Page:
Finely Cane

West Prong "Loop" - 12/10/11

Dapper Dan and I both had busy weekends, but it’s so hard to just stay off the trail, especially when one has good weather on a winter weekend.  We decided to do a short dayhike and start early.  Our hike would take us on five trails in the Smokies, West Prong, Bote Mountain, Finely Cane, Turkey Pen Ridge, and Schoolhouse Gap, making a loop so we would only need to take one car.  We hiked a total of 14.3 miles in five hours and felt like a million bucks, all before 12:30 on a sunny and chilly afternoon.  

We started off just after daybreak on a cold morning in Tremont in the Smokies.  Our trail immediately began a gentle, but continuous, climb up the side of Fodderstack Mountain. In our first 1.1 miles, we’d see three side connecting trails meeting ours, two of them forming a rough loop to a maintained cemetery and one of them a horse concession.  The ground was frozen beneath our feet and the leaves covered in a layer of frost.  In the first mile we began to break a sweat, which I always find amusing on a cold day, and continued up to our top point.  From here we walked down into campsite 18, a huge campsite directly on West Prong, and then up a short and easy hill to the Bote Mountain Trailhead.  We have awesome views here up to the AT and there was a lot of snow visible up there.  It appeared to still be snowing up there as well, but it could have just been mist.  We get to Finely Cane Trail in less than 10 minutes. 

Finely Cane is normally not my favorite trail.  It’s fairly easy to hike and very easy to follow, but it’s usually a nasty and muddy mess after it has been raining like it had this week.  Thankfully, the ground was still pretty frozen and we had easy and uneventful walking on this trail as well.  The “dark” sides of the hills still had a dusting of snow on them and the stream crossings were low and cold.  We reached the end of Finely Cane quickly and crossed over Laurel Creek Road to Turkey Pen Ridge.  

When reaching Turkey Pen, we were met immediately by two deeper creek crossings, thanks in part to the recent rains and the high water on Laurel Creek.  Thankfully, it was Dapper Dan to the rescue who wanted to keep my feet dry so I wouldn’t get cold.  He piggy-backed me over the two crossings and we started our way uphill.  While going up the hill, you could see back into the “holler” and it was evidently an old homesite with farm land, rock piles and flat land around a creek.  The trail is relatively uneventful until we get to Pinkroot Branch, when I cross and jump directly in to a pile of mud and leaves and cold, stagnant water halfway to my knees.  It was good for a laugh considering the lengths we went to so my feet would stay dry.  With soggy feet and a good laugh, we continue onward to the top of the ridge, then around to the back side of the hill we’re on.  The temperature dropped at least 10 degrees on the other side of the hill and we pressed on, knowing we were close to the trailhead.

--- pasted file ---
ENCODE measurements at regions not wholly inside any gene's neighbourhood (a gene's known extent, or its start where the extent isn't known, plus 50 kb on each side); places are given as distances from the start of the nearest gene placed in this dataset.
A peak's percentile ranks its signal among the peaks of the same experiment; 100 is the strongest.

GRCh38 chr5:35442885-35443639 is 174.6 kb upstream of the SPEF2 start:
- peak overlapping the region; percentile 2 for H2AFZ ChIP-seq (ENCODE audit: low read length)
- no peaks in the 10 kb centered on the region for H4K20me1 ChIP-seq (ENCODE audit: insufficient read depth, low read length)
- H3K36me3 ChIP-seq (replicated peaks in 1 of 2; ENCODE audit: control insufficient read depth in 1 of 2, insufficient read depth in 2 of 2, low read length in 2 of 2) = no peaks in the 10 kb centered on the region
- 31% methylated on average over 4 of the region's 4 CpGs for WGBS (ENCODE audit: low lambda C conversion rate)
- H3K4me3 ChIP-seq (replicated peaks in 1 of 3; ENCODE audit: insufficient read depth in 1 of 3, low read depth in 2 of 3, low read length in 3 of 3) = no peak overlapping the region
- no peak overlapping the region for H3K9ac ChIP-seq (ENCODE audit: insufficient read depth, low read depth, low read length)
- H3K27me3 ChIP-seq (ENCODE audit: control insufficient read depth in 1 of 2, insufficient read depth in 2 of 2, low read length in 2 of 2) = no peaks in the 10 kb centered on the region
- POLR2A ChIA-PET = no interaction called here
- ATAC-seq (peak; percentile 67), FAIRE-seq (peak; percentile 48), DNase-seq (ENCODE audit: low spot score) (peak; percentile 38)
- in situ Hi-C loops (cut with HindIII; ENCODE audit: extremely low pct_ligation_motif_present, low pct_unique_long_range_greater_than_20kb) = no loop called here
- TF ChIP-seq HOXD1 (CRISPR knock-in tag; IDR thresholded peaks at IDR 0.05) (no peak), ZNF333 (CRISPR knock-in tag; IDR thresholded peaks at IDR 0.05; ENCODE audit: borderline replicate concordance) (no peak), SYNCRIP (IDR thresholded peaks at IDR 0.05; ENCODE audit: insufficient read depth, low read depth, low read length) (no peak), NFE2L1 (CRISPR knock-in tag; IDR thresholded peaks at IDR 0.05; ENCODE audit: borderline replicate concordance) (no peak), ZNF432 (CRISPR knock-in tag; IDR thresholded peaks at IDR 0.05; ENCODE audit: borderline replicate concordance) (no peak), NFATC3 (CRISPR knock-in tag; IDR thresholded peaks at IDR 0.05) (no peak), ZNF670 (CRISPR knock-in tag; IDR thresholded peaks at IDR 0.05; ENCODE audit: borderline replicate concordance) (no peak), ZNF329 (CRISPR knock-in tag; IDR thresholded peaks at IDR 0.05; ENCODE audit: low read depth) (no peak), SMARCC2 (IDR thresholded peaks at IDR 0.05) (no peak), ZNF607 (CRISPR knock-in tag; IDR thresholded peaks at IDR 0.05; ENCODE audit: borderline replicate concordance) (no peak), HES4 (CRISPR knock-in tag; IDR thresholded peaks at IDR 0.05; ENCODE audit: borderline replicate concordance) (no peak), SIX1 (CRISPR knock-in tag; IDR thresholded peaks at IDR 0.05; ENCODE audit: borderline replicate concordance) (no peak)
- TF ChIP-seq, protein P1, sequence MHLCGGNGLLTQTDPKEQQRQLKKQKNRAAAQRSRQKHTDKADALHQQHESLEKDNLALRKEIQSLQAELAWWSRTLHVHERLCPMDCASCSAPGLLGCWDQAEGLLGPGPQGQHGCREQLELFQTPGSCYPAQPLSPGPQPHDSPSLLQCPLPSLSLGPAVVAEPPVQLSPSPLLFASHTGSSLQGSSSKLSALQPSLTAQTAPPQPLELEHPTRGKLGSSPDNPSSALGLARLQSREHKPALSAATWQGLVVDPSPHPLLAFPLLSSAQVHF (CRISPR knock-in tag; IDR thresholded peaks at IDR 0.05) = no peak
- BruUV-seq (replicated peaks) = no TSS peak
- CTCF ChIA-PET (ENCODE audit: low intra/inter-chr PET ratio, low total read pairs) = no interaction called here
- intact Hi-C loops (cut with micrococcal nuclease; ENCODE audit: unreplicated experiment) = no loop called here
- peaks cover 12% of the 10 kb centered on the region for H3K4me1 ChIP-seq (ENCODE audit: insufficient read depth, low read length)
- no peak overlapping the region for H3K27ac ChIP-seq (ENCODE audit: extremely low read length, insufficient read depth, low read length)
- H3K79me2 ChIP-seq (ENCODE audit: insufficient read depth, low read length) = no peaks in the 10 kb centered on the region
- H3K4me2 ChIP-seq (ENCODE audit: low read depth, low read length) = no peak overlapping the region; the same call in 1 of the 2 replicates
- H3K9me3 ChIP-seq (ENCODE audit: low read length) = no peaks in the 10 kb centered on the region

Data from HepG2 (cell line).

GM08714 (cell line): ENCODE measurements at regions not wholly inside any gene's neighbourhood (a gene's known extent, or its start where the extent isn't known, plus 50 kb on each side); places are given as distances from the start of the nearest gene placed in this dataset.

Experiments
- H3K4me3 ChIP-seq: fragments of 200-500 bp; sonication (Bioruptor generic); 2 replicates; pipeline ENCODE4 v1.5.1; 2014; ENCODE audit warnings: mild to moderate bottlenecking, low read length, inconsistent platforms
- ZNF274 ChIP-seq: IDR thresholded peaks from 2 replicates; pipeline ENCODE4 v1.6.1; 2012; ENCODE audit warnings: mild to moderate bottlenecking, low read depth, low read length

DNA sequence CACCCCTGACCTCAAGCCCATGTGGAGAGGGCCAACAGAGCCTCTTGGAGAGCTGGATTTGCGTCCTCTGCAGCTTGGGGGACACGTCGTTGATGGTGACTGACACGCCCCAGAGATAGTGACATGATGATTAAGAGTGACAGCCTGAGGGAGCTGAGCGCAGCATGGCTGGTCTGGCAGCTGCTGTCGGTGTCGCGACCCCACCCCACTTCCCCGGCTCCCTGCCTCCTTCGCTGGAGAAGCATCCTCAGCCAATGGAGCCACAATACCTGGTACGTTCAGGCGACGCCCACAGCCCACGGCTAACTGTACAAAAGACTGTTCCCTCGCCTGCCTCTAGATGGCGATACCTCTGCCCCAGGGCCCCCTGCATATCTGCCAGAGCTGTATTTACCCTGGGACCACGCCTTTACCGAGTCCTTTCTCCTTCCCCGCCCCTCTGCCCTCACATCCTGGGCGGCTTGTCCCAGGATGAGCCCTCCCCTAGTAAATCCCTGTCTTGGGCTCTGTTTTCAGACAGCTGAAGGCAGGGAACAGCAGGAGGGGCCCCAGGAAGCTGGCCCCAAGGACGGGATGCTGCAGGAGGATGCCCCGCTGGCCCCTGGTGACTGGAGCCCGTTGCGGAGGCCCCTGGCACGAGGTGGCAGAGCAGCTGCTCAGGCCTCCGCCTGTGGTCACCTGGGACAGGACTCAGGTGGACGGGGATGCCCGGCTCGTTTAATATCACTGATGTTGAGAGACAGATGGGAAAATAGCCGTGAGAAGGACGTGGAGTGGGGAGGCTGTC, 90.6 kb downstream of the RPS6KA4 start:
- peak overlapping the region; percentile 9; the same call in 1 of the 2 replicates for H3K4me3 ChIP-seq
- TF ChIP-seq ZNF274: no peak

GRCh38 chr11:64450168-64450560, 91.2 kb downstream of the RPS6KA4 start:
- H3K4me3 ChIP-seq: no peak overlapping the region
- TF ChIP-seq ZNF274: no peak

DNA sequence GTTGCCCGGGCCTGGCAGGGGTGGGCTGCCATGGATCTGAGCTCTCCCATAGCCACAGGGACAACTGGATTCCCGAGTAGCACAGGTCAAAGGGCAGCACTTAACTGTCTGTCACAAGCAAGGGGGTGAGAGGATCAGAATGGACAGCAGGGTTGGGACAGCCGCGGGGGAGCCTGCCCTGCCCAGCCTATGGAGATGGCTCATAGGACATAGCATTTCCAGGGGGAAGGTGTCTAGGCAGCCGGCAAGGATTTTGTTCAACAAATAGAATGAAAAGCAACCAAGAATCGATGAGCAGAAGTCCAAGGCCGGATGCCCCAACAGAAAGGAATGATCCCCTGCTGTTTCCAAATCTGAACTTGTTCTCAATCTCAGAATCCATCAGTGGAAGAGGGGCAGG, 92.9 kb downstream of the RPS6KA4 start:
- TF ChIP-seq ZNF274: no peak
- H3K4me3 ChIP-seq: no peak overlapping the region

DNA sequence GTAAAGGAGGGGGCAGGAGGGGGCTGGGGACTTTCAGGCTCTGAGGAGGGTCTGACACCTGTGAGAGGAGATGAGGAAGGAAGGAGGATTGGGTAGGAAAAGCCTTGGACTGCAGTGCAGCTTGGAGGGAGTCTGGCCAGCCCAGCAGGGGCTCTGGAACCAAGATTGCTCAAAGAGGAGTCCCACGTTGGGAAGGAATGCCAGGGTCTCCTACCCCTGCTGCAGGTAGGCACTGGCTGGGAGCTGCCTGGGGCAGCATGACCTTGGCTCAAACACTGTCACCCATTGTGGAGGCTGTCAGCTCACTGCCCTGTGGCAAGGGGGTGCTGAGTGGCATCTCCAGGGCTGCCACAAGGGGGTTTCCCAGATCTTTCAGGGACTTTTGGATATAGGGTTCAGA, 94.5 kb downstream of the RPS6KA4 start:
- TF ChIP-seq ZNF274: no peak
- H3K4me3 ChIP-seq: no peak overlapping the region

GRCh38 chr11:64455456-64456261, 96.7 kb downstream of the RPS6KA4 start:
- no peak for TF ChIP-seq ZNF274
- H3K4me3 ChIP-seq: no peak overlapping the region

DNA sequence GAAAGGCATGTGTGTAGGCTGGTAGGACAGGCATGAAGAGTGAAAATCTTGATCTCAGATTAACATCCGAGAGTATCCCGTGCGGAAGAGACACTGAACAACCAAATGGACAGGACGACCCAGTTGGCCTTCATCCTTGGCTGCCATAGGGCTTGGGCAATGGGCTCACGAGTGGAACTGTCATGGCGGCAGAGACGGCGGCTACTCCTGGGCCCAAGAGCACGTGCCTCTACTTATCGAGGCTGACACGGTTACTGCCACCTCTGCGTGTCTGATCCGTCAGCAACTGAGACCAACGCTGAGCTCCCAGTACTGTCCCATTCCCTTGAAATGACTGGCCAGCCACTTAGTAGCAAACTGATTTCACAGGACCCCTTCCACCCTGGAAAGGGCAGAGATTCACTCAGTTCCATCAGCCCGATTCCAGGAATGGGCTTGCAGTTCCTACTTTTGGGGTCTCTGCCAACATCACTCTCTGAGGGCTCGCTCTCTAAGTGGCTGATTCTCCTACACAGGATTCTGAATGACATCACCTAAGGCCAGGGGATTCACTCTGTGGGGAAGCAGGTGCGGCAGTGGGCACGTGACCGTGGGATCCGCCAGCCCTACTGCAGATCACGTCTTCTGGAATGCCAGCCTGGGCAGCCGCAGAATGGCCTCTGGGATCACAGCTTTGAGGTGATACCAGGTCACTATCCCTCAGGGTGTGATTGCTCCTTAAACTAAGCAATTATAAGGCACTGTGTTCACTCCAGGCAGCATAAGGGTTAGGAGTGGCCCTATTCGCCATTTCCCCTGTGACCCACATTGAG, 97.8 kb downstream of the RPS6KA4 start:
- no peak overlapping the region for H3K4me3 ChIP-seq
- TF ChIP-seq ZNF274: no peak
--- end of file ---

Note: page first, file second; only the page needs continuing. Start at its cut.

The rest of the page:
At the Schoolhouse Gap Trailhead, we see the first people we’ve seen all day at close to 11 a.m., heading up for a backpack on Scott Mountain.  We wished them a happy trip and walked down the old wide, muddy gravel road to where Laurel Creek Road meets up at the parking lot.  Close to the parking area, we see two day hikers and we get excited, bringing our people count to four, a stark contrast to the nearly 30 we saw last weekend by this time.  We stopped for a light snack at about 11 at the trailhead and continued onward.  

We crossed Laurel Creek Road for the second time and started up Bote Mountain, another old road that is wide, gently graded, and easy to hike.  By now, the sun is really shining and the skies are bright blue.  We saw our first wildlife of the day as well, a squirrel, about halfway up.  We noticed fresh horse tracks in front of us, but never caught up to the horses.  This 1.2-mile segment ended quickly and brought us back to West Prong Trail for the second time, which we would take out to the car.  At 2.7 miles, we were out in less than 1 hour.  About 0.25 miles from the trailhead, we saw our last set of people, bringing the total headcount for the day to six.  

There wasn’t much scenery or wildlife on any of the trails today, which is common in winter hiking.  The views we did get were from West Prong Trail and Bote Mountain. The skies were clear and the company was fantastic.  The fact we got all of our hiking done that fast and early was a pleasant surprise.